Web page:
Early childhood parent leaders to continue collective advocacy

For the past year, we have mobilized diverse parents of young children across New York State and equipped them with the tools to influence policymakers and advocate for systemic changes supporting families and young children through EdTrust-NY and Raising NY’s Early Childhood Policy and Advocacy Lab.

Eleven parent leaders — each with a child under the age of five — participated in the inaugural Lab, all of whom have experienced a diverse set of challenges in accessing the services they need for their families — from affordable, high-quality child care to Early Intervention services to health and developmental services.

Parent leaders participated in monthly sessions to further educate them on policies related to child care, maternal and infant health and poverty reduction. Additionally, the sessions helped parents develop their skills in communications, community-based advocacy, and power mapping to identify key policymakers in early childhood systems. Guest speakers, including members of state agencies, the New York State Legislature, the NYC City Council, and those from influential early childhood community-based and nonprofit organizations, brought diverse perspectives to each session.

The sessions empowered parent leaders to uplift their lived experiences by providing public testimonies at the state and city level, writing first-person accounts as blog posts, meeting with elected officials, and participating in the following rallies:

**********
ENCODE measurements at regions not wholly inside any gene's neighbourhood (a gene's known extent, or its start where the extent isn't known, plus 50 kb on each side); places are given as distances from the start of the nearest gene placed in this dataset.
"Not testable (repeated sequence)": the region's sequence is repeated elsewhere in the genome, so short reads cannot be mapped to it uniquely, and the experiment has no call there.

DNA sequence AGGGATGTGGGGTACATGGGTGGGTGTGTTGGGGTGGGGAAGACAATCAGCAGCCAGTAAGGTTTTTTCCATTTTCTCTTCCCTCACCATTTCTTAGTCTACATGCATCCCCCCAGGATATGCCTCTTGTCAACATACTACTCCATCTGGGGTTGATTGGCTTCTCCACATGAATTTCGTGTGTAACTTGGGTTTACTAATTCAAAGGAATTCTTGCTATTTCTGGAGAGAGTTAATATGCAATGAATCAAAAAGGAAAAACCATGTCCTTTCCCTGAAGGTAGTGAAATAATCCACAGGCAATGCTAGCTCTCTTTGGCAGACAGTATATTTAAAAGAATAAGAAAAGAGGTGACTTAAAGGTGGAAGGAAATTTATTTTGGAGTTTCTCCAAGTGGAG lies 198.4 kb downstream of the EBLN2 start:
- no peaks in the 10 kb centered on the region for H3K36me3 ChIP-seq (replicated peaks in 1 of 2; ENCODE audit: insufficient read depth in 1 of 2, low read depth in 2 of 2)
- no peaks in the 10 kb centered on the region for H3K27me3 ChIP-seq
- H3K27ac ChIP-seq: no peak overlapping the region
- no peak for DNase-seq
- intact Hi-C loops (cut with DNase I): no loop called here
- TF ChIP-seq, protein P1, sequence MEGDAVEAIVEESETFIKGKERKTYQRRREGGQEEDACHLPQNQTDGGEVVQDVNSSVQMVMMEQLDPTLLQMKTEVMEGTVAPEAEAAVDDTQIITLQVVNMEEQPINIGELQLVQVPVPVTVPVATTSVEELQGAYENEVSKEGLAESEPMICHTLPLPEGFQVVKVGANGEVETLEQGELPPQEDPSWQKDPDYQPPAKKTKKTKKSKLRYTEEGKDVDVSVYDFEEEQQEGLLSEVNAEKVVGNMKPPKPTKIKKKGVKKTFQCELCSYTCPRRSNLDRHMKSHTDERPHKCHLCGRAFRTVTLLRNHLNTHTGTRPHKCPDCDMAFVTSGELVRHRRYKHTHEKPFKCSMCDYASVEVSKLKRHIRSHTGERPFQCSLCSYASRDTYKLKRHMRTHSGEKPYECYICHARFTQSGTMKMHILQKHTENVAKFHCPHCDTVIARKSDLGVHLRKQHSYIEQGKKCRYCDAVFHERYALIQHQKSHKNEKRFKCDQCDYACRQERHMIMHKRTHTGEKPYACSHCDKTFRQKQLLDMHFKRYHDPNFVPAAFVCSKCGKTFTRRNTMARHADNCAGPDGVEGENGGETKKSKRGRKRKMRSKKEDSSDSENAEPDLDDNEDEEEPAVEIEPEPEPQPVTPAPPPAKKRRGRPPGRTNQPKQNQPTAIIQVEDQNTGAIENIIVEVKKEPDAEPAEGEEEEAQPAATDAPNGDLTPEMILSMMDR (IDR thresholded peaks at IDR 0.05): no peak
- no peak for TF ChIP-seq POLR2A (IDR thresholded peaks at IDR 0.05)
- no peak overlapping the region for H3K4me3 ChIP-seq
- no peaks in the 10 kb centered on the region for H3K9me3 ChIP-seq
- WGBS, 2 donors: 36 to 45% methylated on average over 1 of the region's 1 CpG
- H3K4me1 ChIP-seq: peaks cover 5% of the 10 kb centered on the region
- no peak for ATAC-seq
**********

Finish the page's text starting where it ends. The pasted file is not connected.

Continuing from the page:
Rosario Jimenez Ramirez, a Lab participant, says she utilized the skills she learned in the Lab by writing testimony to share her support of a child tax credit increase at the state level and by sharing her story as a mother seeking early childhood services with policymakers.

“I related my own experiences in many challenges as my young daughter began early education and needed speech therapy,” said Jimenez Ramirez. “I shared how I resolved the many barriers along the way to get her the right special needs services.”

As the Lab wrapped up in May, parent leaders will continue this work by participating in collective advocacy efforts with each other, continuing to follow early childhood policy developments and to testify at public hearings, as well as spreading information to parents in their communities to organize them in advocacy efforts.

In words of advice for next year’s cohort, Julissy Acosta, a Lab participant, offers: “Let your experiences be the guide to your advocacy work.”

We look forward to continuing to partner with these incredible parent leaders as they advocate for equitable programs and policies that support young New Yorkers’ development.